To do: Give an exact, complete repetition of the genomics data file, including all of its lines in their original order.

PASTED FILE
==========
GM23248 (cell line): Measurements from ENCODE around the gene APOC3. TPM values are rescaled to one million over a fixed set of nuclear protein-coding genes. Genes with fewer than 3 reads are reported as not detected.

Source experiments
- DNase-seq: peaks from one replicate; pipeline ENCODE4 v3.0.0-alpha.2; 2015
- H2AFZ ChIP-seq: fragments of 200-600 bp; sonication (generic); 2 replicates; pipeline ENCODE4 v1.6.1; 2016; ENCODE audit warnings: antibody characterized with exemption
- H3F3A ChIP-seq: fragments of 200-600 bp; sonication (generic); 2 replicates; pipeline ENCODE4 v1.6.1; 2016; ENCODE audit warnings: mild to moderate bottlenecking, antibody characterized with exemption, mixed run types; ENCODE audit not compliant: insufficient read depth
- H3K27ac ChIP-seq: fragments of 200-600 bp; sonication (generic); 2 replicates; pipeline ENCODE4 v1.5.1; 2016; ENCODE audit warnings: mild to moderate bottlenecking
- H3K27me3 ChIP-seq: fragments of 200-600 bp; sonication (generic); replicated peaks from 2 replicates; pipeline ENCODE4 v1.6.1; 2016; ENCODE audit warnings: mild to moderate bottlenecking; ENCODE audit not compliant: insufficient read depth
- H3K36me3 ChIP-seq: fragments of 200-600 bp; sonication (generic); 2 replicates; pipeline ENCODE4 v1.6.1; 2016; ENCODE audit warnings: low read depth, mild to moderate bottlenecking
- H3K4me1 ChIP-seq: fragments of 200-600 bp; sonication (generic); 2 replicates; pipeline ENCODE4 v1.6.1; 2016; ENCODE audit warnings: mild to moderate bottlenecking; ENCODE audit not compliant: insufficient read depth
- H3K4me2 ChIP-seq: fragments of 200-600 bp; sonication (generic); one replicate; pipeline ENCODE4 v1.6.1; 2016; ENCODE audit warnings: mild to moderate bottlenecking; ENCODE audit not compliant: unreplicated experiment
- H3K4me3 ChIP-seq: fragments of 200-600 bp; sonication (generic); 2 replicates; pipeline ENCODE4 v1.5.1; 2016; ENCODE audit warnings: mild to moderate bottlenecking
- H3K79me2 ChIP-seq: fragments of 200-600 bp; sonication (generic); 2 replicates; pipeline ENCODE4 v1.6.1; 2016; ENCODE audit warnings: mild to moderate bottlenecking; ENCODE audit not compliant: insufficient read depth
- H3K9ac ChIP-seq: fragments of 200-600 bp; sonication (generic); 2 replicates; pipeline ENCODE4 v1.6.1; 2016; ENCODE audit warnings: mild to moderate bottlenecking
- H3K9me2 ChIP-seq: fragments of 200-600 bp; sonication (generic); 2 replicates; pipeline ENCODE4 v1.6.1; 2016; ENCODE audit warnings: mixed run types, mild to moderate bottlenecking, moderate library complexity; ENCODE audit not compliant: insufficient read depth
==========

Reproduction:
GM23248 (cell line): Measurements from ENCODE around the gene APOC3. TPM values are rescaled to one million over a fixed set of nuclear protein-coding genes. Genes with fewer than 3 reads are reported as not detected.

Source experiments
- DNase-seq: peaks from one replicate; pipeline ENCODE4 v3.0.0-alpha.2; 2015
- H2AFZ ChIP-seq: fragments of 200-600 bp; sonication (generic); 2 replicates; pipeline ENCODE4 v1.6.1; 2016; ENCODE audit warnings: antibody characterized with exemption
- H3F3A ChIP-seq: fragments of 200-600 bp; sonication (generic); 2 replicates; pipeline ENCODE4 v1.6.1; 2016; ENCODE audit warnings: mild to moderate bottlenecking, antibody characterized with exemption, mixed run types; ENCODE audit not compliant: insufficient read depth
- H3K27ac ChIP-seq: fragments of 200-600 bp; sonication (generic); 2 replicates; pipeline ENCODE4 v1.5.1; 2016; ENCODE audit warnings: mild to moderate bottlenecking
- H3K27me3 ChIP-seq: fragments of 200-600 bp; sonication (generic); replicated peaks from 2 replicates; pipeline ENCODE4 v1.6.1; 2016; ENCODE audit warnings: mild to moderate bottlenecking; ENCODE audit not compliant: insufficient read depth
- H3K36me3 ChIP-seq: fragments of 200-600 bp; sonication (generic); 2 replicates; pipeline ENCODE4 v1.6.1; 2016; ENCODE audit warnings: low read depth, mild to moderate bottlenecking
- H3K4me1 ChIP-seq: fragments of 200-600 bp; sonication (generic); 2 replicates; pipeline ENCODE4 v1.6.1; 2016; ENCODE audit warnings: mild to moderate bottlenecking; ENCODE audit not compliant: insufficient read depth
- H3K4me2 ChIP-seq: fragments of 200-600 bp; sonication (generic); one replicate; pipeline ENCODE4 v1.6.1; 2016; ENCODE audit warnings: mild to moderate bottlenecking; ENCODE audit not compliant: unreplicated experiment
- H3K4me3 ChIP-seq: fragments of 200-600 bp; sonication (generic); 2 replicates; pipeline ENCODE4 v1.5.1; 2016; ENCODE audit warnings: mild to moderate bottlenecking
- H3K79me2 ChIP-seq: fragments of 200-600 bp; sonication (generic); 2 replicates; pipeline ENCODE4 v1.6.1; 2016; ENCODE audit warnings: mild to moderate bottlenecking; ENCODE audit not compliant: insufficient read depth
- H3K9ac ChIP-seq: fragments of 200-600 bp; sonication (generic); 2 replicates; pipeline ENCODE4 v1.6.1; 2016; ENCODE audit warnings: mild to moderate bottlenecking
- H3K9me2 ChIP-seq: fragments of 200-600 bp; sonication (generic); 2 replicates; pipeline ENCODE4 v1.6.1; 2016; ENCODE audit warnings: mixed run types, mild to moderate bottlenecking, moderate library complexity; ENCODE audit not compliant: insufficient read depth